Urodynamic test is the study of the bladder’s ability to hold urine and empty it in a normal fashion.
This investigation tests the pressure and flow in the bladder and the urethra, (the water pipe through which you pass urine). This provides useful information to help decide which treatment will be most appropriate for you.
Who is the leaflet for? What is its aim?
This leaflet is for you if you are having an urodynamic test. Its aim is to inform you about the procedure, what it entails, what you have to do to prepare and what to expect afterwards.
It also gives you contact details should you have any concerns or questions.
Is there anything I should do in advance?
If you have been referred directly to clinic by your GP, prior to meeting your consultant here at Addenbrooke’s, please make sure that you have had a routine sample of urine tested to confirm you are free from an urine infection prior to the test. If you have symptoms of bladder infection, please have this checked (a sample of urine may be required), so you have time for any necessary treatment with antibiotics before coming along to do the test. If there is evidence of urine infection on the day, the test would have to be rescheduled due to the risk of spreading the infection.
If you are on any medication(s) (called anticholinergics or b3 - agonists ) which are used to calm your bladder [i.e. tolterodine (Neditol®, Detrusitol®), solifenacin (Vesicare®), oxybutynin (Ditropan®), trospium (Regurin®), mirabegron (Betmiga®)], please discontinue your treatment 5 days prior to having the test, unless you are told otherwise. Please continue all other medications you might be on, including antibiotics.
If in any doubt about these instructions, you could discuss this with one of our clinic nurses on 01223 216482 (mornings only). If you are unable to contact the clinic directly, you can contact the urogynaecology specialist nurses via switchboard on 01223 245151 and ask for bleep 157-952 or via email:email@example.com firstname.lastname@example.org email@example.com
Where do I go to have the test?
Please report to reception at Clinic 21 which can be found on level 1 of the Rosie Hospital or Clinic 25, which is located on Daphne ward on level 2 of the Rosie Hospital (your appointment letter will tell you where to attend).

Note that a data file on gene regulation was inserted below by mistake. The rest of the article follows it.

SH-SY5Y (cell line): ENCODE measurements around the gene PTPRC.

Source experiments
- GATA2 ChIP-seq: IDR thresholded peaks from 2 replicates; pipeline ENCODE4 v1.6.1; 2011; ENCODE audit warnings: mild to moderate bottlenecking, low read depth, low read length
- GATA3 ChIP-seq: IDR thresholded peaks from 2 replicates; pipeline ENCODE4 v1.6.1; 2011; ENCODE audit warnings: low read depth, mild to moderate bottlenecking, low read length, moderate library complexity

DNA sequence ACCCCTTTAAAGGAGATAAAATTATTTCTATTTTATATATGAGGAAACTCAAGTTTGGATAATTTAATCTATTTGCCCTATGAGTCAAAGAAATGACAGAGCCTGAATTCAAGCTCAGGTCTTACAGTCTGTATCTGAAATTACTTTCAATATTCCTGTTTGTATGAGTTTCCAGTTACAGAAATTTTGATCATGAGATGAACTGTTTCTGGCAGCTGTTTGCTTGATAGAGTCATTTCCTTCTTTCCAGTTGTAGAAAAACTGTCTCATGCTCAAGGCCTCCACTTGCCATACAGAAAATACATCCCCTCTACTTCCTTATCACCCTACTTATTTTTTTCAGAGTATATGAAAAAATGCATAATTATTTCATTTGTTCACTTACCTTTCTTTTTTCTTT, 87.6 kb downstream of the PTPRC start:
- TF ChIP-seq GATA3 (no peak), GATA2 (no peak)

Do I need to bring anything?
Please bring with you your bladder diary (voiding and volume chart), which would usually have been provided to you at your prior consultant appointment. The bladder diary records how often you pass urine, the measured amount you pass, and if you have had any leaking in a 24-hour period. You are usually asked to keep this recording for three or four complete days. The bladder diary is a very important test that provides further clarity on your symptoms and helps further management. We would very much encourage you to fill one in and bring it on the day of your urodynamic test appointment.
Do I need a full bladder?
You will normally be asked to attend for the tests with a comfortably full bladder. So, if possible, please do not pass urine in the hour prior to your appointment.
If you find travelling with a full bladder uncomfortable and stressful, you may find it more convenient to arrive half an hour before your appointment time, giving you time to drink several glasses of water to fill your bladder.
Does it hurt?
This test is usually tolerated very well and is unlikely to cause pain. You may experience some discomfort, urgency to pass urine or embarrassment.
How is the urodynamic test performed?
In clinic you will meet a nurse trained in urodynamic testing, and possibly a doctor, who will explain what they are going to do during the procedure.
The procedure takes approximately 30 - 45 minutes and does not require any fasting. No anaesthetic is required, but we will use local anaesthetic gel to numb the opening of your urethra. You will be asked to remove your lower clothing for the duration of the test but a disposable sheet will be given to you to wrap around the lower half of your body. Staff will ensure your dignity is maintained at all times.